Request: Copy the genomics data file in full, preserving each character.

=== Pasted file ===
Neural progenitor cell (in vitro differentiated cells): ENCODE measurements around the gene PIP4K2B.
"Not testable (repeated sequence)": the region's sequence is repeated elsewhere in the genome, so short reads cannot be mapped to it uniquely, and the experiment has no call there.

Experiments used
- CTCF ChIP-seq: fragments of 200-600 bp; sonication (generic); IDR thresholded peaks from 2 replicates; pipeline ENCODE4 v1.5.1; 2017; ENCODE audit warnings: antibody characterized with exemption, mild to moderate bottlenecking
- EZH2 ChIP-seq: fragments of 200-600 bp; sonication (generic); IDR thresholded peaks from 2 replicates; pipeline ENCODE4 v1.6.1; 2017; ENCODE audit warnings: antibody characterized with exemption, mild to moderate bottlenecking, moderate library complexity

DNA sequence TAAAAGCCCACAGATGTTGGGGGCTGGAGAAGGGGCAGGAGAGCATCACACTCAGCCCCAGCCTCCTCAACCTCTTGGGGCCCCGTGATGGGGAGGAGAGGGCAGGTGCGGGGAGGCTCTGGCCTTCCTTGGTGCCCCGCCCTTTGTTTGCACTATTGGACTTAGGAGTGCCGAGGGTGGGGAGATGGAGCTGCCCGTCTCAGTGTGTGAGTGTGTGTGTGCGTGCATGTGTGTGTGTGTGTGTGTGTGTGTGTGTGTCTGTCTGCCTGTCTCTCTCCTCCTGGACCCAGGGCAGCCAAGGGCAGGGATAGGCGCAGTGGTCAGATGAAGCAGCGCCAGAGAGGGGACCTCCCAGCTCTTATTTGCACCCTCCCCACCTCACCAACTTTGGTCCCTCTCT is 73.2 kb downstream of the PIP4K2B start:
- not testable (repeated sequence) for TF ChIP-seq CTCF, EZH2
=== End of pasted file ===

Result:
Neural progenitor cell (in vitro differentiated cells): ENCODE measurements around the gene PIP4K2B.
"Not testable (repeated sequence)": the region's sequence is repeated elsewhere in the genome, so short reads cannot be mapped to it uniquely, and the experiment has no call there.

Experiments used
- CTCF ChIP-seq: fragments of 200-600 bp; sonication (generic); IDR thresholded peaks from 2 replicates; pipeline ENCODE4 v1.5.1; 2017; ENCODE audit warnings: antibody characterized with exemption, mild to moderate bottlenecking
- EZH2 ChIP-seq: fragments of 200-600 bp; sonication (generic); IDR thresholded peaks from 2 replicates; pipeline ENCODE4 v1.6.1; 2017; ENCODE audit warnings: antibody characterized with exemption, mild to moderate bottlenecking, moderate library complexity

DNA sequence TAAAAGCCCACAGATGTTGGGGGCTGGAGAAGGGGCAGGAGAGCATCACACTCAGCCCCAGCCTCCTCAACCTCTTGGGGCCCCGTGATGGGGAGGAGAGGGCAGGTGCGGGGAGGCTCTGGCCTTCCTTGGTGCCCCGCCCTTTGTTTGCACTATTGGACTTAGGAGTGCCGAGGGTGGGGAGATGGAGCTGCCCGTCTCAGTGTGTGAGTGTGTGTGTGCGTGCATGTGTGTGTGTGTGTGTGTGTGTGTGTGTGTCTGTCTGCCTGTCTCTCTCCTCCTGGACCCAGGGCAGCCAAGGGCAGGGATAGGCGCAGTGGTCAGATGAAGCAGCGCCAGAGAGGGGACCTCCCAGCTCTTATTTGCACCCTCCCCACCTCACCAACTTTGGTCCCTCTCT is 73.2 kb downstream of the PIP4K2B start:
- not testable (repeated sequence) for TF ChIP-seq CTCF, EZH2